From the LandPortal website:
The Portal allows for the collection, sourcing, and searching of otherwise fragmented and inaccessible data and information on land governance and land use from diverse sources, produced by governments, academia, international organizations, indigenous peoples and NGOs. Besides documenting land rights, the Portal also encourages social information exchange, debate and networking.
Vision, values, activities and theory of change
The vision of the Portal is to improve land governance to benefit those with the most insecure land rights and the greatest vulnerability to landlessness through information and knowledge sharing.
The goal of the Portal is to become the leading online destination for information, resources, innovations and networking on land issues. Through this it will support more inclusive and informed debate and action on land governance and will increase adoption and up-scaling of best practices and emerging innovation on land tenure.
- Multi-stakeholderism and partnership – the Portal will work across stakeholder groups, and will promote recognition of the importance of multi-stakeholder participation in land governance. The Portal will be an unbranded partnership project.
- Open development – the Portal will be based on open source, open data and open content. It will promote open approaches with partners, seeking to catalyse and support greater sharing, collaboration and innovation in the land governance community.
- Local ownership – the Portal will move towards a decentralised and distributed structure, in which content creation and dissemination takes place through local partners, groups and networks, supported and facilitated by a core Land Portal team. This will involve building grassroots capacity to engage with the Portal and land governance information.
The portal has four main target user groups:
- Practitioners and policy makers;
- Land activists;
- Media professionals and journalists.
The specific objectives of the Portal are:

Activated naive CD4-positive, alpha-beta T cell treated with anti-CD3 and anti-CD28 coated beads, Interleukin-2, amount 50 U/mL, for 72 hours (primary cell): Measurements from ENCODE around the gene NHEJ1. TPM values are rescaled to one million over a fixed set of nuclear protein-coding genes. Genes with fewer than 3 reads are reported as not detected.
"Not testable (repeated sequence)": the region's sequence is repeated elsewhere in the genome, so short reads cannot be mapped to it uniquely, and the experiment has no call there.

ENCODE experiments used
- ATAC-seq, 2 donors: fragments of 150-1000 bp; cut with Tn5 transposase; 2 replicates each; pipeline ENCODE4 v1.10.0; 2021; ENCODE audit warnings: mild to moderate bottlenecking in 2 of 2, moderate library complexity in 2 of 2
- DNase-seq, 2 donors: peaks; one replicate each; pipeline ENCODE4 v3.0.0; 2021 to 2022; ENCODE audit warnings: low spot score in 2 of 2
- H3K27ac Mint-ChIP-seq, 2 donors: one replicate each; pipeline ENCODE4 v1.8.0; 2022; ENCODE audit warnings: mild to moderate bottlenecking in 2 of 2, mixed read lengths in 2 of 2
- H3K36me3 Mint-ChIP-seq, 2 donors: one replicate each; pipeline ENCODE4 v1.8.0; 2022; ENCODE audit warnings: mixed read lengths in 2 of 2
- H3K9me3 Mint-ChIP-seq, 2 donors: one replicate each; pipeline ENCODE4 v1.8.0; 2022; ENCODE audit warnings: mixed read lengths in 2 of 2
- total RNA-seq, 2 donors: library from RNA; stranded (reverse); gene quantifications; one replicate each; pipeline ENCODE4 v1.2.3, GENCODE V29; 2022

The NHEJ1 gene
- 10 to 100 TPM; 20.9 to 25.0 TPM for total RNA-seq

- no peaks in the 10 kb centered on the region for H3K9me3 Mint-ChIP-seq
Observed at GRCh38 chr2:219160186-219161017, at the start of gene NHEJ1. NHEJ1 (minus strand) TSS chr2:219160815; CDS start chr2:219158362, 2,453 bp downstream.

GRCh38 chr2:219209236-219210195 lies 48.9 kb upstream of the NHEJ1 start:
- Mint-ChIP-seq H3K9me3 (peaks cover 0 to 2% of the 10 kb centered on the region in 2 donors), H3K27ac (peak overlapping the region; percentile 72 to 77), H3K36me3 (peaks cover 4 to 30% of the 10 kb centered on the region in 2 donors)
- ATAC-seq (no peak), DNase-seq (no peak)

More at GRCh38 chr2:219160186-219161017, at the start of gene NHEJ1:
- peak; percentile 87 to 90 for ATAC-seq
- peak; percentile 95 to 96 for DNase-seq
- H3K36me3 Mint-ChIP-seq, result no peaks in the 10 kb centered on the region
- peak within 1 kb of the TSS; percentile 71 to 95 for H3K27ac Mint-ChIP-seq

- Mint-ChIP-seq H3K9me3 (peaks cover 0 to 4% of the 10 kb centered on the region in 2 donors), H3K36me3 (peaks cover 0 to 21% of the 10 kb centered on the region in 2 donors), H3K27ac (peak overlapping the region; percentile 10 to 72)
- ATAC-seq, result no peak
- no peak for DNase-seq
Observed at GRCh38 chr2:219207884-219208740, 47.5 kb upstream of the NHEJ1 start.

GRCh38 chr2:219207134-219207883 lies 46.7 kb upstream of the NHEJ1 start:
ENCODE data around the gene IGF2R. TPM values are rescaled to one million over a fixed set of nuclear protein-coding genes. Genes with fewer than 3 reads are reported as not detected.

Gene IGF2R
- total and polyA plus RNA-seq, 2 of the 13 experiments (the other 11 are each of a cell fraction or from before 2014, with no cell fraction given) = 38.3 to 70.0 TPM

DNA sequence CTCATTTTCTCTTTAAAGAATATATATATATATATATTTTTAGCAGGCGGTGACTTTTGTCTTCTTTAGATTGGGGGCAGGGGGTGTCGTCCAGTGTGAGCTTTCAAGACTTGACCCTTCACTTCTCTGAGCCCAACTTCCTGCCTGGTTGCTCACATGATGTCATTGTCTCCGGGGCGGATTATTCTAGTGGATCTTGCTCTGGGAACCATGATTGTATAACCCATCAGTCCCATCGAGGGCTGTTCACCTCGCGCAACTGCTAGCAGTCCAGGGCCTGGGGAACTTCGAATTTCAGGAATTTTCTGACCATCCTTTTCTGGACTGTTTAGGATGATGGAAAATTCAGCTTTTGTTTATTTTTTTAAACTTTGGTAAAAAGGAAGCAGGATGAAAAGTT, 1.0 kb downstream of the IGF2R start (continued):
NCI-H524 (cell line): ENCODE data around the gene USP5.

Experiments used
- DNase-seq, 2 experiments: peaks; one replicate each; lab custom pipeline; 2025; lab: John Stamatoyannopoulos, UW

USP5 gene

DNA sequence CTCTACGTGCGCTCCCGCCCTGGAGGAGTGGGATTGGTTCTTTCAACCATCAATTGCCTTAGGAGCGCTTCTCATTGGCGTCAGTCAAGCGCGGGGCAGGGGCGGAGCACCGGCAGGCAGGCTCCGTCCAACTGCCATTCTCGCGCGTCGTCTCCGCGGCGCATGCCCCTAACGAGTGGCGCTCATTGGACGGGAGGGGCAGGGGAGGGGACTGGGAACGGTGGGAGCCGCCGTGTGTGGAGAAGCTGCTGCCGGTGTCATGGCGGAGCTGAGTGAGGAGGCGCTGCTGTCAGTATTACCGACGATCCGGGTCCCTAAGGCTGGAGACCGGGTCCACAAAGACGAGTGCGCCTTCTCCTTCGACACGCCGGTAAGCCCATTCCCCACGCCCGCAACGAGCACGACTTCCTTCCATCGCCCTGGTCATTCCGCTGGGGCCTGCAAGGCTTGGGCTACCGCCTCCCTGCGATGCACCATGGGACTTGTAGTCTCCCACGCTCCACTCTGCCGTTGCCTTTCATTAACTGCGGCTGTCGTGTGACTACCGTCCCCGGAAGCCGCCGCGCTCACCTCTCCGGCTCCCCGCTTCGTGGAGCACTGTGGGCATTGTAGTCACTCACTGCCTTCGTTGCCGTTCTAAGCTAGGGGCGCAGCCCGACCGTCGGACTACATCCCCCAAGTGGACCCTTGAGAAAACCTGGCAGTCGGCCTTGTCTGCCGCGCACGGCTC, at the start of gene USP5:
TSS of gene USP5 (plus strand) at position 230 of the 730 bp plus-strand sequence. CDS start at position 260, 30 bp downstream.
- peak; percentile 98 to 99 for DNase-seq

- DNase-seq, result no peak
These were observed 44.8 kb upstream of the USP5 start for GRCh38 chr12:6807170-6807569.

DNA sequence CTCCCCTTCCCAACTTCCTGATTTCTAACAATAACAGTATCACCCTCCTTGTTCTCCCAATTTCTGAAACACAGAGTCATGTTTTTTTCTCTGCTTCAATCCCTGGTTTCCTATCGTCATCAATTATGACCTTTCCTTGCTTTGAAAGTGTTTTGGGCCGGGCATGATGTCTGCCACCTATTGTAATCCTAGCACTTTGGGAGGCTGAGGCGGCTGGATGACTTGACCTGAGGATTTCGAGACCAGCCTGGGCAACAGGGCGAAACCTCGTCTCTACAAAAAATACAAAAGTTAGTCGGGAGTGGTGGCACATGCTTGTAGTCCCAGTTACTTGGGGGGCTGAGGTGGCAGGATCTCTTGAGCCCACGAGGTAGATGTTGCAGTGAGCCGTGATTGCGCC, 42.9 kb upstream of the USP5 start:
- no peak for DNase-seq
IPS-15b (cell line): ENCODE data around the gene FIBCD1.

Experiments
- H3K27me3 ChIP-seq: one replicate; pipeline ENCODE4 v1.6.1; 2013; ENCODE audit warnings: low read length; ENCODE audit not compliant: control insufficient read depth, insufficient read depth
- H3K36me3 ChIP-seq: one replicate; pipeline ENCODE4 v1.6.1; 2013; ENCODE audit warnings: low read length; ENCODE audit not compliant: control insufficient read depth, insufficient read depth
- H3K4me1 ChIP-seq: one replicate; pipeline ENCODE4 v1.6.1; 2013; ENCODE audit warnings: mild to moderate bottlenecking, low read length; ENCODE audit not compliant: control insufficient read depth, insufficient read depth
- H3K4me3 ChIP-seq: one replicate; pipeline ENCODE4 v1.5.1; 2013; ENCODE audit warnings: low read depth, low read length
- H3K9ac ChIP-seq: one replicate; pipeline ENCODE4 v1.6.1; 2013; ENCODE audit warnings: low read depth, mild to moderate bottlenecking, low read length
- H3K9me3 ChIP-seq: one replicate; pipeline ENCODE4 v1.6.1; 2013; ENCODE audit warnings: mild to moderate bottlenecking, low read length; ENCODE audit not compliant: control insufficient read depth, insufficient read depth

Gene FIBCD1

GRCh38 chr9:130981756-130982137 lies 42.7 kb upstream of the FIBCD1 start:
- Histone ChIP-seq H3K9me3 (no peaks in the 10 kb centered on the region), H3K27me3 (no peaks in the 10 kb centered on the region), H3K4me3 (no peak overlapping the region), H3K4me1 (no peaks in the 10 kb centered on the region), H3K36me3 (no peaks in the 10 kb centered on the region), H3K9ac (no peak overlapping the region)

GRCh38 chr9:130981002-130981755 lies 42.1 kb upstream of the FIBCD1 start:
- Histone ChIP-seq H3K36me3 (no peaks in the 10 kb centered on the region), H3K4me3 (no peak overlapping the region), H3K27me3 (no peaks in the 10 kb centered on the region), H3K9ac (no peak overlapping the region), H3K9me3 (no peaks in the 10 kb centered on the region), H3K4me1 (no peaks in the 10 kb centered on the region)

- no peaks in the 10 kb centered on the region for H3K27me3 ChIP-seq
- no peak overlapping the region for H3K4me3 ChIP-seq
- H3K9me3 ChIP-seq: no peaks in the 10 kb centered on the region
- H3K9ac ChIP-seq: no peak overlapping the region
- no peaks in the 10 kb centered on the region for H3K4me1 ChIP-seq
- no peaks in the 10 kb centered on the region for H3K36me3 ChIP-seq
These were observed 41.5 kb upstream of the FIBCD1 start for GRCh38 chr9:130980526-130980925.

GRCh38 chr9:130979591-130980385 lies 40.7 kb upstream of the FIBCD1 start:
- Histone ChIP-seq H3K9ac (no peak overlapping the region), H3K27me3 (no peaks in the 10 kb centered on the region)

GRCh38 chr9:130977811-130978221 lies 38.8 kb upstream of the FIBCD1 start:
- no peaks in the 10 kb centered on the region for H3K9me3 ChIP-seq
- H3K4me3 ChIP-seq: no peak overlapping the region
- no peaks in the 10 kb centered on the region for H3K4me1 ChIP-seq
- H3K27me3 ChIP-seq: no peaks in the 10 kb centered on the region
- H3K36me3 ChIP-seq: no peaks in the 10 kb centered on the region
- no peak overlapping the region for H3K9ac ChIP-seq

- To increase access to information for all land governance stakeholders, with a particular focus on those in the global South, leading to more informed debates and innovative solutions on land governance at the local, national, regional, and global levels;
- To facilitate diffusion and up-scaling of best practices on land tenure;
- To support improvements in land rights monitoring;
- To increase understanding of the inter-connections between land and development issues;
- To identify and address land governance information gaps.
The portal will be based around five core services:
- Land Portal Hub – a central entry-point into the Land Portal, providing user sign-up, cross-site search, newsletter subscriptions, news and events information.
- The Land Library – aggregating and indexing key research and publication on land governance from a wide range of partner organisations, and providing intuitive access to this.
- The Land Book – providing a thematic, regional and country-level overview of key contextual and actionable land governance information, revealing both trends and gaps in available information, visualised through an interactive world map.
- The Land Debate Institute – an open discussion forum catalysing and curating dialogues and high-level debates amongst land experts and practitioners. Hosting a central debate space, and providing the platform for bespoke thematic, personal or event-specific blogs.
- the Land Journal – an academic peer-reviewed periodical related to land made available online to the Land Portal users without financial, legal, or technical barriers other than those inseparable from gaining access to the internet itself. The journal will be licensed under the Creative Commons open licence and will gain from the knowledge and expertise of the whole land governance community represented on the Land Portal.
THEORY OF CHANGE